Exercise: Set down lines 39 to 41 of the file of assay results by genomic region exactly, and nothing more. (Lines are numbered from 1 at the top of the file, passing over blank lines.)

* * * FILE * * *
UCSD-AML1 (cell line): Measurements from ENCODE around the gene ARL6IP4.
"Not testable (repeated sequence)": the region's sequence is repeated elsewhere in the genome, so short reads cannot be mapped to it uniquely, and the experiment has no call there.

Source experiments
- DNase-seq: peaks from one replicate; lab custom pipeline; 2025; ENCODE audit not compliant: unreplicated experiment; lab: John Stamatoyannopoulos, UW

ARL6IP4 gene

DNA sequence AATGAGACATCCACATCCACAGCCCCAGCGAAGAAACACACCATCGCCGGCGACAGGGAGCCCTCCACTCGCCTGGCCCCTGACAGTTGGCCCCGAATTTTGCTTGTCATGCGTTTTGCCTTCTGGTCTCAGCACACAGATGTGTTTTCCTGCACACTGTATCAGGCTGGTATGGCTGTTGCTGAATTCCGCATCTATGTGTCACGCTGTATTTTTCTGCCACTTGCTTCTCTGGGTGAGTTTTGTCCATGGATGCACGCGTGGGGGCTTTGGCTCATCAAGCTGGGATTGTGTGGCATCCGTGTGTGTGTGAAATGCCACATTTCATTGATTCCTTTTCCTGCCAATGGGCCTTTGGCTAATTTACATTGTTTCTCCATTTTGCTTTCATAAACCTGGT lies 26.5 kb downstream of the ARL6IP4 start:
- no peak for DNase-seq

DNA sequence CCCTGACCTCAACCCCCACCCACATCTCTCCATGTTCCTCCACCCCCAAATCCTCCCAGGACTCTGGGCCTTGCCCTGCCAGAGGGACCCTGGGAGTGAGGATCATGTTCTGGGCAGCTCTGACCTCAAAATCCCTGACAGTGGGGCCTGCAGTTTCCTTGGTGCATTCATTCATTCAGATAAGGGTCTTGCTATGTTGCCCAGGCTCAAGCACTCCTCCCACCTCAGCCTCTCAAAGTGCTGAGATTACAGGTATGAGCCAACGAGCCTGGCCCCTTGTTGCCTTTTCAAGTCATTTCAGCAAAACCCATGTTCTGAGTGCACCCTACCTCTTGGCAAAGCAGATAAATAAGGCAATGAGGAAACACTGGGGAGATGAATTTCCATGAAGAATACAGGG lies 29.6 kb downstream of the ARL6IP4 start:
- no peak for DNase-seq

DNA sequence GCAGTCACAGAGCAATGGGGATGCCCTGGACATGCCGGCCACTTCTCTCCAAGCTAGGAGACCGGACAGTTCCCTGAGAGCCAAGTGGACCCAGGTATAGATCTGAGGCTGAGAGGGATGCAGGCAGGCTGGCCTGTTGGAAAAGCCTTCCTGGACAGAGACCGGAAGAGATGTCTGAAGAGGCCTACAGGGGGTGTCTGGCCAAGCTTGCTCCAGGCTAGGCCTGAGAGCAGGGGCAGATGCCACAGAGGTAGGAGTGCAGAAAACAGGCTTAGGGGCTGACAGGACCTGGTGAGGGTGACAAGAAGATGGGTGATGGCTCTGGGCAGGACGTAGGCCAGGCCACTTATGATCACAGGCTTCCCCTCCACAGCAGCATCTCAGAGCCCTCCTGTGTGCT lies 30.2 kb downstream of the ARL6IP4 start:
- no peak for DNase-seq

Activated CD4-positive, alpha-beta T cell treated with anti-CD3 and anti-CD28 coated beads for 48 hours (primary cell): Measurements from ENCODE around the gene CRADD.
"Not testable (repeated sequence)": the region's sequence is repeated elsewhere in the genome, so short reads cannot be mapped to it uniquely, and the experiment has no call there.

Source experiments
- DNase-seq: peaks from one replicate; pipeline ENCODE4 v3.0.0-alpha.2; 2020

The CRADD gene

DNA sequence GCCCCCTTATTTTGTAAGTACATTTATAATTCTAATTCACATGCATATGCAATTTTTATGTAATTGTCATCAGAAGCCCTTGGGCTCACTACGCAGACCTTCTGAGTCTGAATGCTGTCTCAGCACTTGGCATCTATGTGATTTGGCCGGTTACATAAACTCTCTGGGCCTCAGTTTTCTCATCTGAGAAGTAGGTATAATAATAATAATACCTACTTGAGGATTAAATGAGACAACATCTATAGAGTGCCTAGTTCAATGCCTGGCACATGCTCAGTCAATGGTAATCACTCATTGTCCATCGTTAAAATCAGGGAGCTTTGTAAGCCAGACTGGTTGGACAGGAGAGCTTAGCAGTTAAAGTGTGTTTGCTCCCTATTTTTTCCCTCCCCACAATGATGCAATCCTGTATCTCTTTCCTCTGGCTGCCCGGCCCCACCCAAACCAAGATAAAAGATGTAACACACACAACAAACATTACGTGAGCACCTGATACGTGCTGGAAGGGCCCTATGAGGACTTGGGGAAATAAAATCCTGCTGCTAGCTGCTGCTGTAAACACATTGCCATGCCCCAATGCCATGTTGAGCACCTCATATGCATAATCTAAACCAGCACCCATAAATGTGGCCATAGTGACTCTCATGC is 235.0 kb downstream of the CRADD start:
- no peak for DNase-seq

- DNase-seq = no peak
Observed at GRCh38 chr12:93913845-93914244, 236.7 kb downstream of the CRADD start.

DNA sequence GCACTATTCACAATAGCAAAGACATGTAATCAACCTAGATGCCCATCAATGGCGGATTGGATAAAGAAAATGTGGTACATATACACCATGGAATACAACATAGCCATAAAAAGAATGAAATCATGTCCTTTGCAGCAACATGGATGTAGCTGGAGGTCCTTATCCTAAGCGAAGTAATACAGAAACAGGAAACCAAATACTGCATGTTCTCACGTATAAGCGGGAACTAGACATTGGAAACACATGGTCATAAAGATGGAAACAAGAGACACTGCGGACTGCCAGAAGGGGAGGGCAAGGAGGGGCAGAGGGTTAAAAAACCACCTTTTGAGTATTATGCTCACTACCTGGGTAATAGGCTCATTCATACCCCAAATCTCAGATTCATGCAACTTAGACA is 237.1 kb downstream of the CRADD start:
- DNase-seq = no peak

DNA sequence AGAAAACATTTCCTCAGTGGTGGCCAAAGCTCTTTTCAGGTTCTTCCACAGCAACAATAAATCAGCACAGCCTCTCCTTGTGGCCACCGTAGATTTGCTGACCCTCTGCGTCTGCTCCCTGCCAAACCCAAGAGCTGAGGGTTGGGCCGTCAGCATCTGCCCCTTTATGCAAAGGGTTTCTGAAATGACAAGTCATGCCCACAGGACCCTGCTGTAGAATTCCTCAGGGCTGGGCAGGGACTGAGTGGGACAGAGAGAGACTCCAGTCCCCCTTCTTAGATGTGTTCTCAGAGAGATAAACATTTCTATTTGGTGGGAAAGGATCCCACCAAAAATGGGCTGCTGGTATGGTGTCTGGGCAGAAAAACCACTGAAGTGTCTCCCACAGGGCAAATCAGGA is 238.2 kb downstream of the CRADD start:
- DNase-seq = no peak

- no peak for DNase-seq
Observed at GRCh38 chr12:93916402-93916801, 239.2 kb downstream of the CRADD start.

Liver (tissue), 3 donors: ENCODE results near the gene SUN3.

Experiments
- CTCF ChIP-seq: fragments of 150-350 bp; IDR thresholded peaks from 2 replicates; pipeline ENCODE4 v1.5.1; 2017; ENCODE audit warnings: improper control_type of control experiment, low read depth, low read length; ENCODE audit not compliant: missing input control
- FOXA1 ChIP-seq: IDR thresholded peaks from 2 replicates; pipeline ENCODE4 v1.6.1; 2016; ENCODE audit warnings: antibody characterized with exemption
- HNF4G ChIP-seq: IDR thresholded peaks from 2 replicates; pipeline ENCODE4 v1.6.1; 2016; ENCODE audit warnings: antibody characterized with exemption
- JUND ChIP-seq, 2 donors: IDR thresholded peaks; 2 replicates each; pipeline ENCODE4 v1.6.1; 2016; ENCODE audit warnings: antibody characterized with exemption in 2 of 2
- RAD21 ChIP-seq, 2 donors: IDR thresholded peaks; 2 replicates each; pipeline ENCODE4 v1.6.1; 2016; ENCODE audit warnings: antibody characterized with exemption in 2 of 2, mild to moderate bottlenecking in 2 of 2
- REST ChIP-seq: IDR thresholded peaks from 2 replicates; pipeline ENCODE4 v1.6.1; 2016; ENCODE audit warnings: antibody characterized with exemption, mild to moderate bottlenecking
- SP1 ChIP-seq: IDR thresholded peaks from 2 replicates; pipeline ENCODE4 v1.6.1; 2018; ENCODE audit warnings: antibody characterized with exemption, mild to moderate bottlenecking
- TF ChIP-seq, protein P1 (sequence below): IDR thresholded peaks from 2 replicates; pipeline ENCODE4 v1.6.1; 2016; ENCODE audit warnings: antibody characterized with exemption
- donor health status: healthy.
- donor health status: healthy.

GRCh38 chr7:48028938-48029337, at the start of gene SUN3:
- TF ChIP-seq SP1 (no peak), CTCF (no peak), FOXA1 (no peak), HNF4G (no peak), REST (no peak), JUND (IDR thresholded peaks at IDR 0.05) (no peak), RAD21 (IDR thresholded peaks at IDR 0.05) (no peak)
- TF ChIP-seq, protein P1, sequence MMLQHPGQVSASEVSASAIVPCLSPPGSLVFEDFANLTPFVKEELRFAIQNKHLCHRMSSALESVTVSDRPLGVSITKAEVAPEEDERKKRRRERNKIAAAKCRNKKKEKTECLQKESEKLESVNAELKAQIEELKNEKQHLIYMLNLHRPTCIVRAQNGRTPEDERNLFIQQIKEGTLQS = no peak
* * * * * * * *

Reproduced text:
GRCh38 chr7:48028938-48029337, at the start of gene SUN3:
- TF ChIP-seq SP1 (no peak), CTCF (no peak), FOXA1 (no peak), HNF4G (no peak), REST (no peak), JUND (IDR thresholded peaks at IDR 0.05) (no peak), RAD21 (IDR thresholded peaks at IDR 0.05) (no peak)
- TF ChIP-seq, protein P1, sequence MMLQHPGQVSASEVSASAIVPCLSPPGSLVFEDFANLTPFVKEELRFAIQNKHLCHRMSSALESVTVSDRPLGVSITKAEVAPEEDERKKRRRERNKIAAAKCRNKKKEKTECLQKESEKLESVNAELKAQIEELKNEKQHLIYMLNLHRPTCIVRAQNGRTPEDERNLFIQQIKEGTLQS = no peak